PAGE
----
cover image August Wilson: A Life

August Wilson: A Life

Patti Hartigan. Simon & Schuster, $32.50 (592p) ISBN 978-1-501-18066-8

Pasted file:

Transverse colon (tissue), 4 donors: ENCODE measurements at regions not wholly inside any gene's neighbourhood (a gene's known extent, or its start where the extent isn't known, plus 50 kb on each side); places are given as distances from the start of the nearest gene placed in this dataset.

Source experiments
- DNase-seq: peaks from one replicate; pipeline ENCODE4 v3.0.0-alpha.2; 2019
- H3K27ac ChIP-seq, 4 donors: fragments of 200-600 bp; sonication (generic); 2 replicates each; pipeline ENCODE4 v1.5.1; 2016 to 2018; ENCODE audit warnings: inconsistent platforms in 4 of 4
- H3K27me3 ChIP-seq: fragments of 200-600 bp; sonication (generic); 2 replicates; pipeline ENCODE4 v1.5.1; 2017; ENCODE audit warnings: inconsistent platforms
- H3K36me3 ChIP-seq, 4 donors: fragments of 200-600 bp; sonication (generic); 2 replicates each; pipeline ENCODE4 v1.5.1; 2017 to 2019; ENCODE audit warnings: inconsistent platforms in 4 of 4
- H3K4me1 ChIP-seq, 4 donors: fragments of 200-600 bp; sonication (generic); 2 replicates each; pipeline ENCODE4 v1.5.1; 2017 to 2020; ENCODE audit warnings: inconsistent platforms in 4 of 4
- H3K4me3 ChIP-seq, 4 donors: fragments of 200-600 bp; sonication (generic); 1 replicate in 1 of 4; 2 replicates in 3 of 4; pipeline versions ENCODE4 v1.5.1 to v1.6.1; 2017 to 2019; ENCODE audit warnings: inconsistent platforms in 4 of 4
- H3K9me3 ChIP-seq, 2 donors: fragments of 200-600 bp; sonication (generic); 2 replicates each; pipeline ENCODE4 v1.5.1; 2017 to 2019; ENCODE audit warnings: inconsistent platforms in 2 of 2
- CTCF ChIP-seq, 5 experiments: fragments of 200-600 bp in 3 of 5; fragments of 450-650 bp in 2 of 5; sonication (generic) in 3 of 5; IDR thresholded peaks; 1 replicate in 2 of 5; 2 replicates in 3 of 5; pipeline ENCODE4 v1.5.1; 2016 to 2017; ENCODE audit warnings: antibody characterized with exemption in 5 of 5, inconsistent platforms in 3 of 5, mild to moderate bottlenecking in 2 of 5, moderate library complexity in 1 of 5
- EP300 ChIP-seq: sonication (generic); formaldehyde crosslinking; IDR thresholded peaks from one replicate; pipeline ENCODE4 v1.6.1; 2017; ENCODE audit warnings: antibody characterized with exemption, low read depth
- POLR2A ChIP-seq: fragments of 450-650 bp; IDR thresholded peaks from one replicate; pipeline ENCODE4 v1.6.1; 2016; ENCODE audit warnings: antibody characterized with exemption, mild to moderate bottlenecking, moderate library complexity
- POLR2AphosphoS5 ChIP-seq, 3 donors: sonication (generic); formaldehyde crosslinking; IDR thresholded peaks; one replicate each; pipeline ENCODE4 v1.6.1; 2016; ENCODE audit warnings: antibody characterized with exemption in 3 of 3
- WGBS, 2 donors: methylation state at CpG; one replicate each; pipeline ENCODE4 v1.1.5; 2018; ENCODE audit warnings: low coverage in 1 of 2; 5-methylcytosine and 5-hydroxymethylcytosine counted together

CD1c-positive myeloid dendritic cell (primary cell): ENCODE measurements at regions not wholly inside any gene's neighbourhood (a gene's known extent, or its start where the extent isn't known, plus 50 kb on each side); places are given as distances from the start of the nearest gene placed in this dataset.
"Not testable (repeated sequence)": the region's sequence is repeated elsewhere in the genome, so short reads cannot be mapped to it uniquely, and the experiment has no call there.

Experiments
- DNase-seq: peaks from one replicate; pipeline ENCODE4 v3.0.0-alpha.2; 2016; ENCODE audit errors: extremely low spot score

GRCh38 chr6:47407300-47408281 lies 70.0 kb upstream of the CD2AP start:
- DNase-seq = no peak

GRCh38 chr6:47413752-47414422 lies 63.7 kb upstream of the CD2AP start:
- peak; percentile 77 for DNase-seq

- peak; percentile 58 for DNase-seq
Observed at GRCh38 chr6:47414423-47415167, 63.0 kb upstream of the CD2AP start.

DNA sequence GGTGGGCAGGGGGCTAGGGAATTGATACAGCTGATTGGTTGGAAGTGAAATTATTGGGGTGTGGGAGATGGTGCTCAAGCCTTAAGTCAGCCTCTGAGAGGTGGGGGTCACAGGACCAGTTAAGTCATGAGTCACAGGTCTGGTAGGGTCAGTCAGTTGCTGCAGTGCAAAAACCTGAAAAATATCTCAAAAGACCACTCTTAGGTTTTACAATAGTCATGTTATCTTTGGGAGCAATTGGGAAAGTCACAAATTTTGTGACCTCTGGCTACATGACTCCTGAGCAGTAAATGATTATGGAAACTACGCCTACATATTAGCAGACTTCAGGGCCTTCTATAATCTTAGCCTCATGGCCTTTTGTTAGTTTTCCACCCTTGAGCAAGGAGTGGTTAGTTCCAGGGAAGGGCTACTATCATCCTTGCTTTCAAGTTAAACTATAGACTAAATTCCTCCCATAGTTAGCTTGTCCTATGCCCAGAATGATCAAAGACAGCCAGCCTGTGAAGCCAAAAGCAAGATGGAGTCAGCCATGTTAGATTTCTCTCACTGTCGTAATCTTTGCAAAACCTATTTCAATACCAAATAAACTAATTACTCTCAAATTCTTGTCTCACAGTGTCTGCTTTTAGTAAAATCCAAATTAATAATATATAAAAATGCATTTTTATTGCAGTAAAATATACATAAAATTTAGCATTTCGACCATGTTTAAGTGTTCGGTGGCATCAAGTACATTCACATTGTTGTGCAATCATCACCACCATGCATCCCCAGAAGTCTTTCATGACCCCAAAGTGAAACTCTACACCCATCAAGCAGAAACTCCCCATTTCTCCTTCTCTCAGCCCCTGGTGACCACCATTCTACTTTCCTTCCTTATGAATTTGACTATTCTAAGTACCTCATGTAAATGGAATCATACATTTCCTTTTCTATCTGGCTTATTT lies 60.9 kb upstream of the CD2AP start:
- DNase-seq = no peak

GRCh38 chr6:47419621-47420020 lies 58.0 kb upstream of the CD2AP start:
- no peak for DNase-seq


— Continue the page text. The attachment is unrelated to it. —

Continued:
Boston Globe journalist Hartigan debuts with an engrossing biography of playwright August Wilson (1945–2005). Writing from what he termed “the blood’s memory,” Wilson “depicted the ordinary lives of honorable people whose stories were ignored by mainstream culture,” particularly working-class Black people in Pittsburgh, where he has born and raised. Hartigan details how Wilson triumphed over a hardscrabble childhood to launch his landmark 10-play cycle on Black life in 20th-century America, starting with Jitney! in 1979 and reaching Broadway in 1983 with Ma Rainey’s Black Bottom. He achieved his greatest success with 1987’s Fences, which “memorably [brought] a Black family to life on Broadway in a way that hadn’t been achieved since Hansberry’s A Raisin in the Sun,” though Hartigan notes the play is also Wilson’s most “conventional,” with characters “planted firmly in the soil of Pittsburgh in 1957”; later works were imbued by a “deep mysticism” and populated with “characters... haunted by four hundred years of bloody history.” Drawing on original interviews with the playwright, Hartigan meticulously renders Wilson’s often contentious relationships with collaborators and actors; his painstaking “rewrite and refine” process; and the complexities and limitations of his legacy—he “never asked to be ‘the Black artistic spokesperson,’... he wrote what he knew, which is precisely what he told other writers to do.” This will serve as the definitive account of an essential American playwright. (Aug.)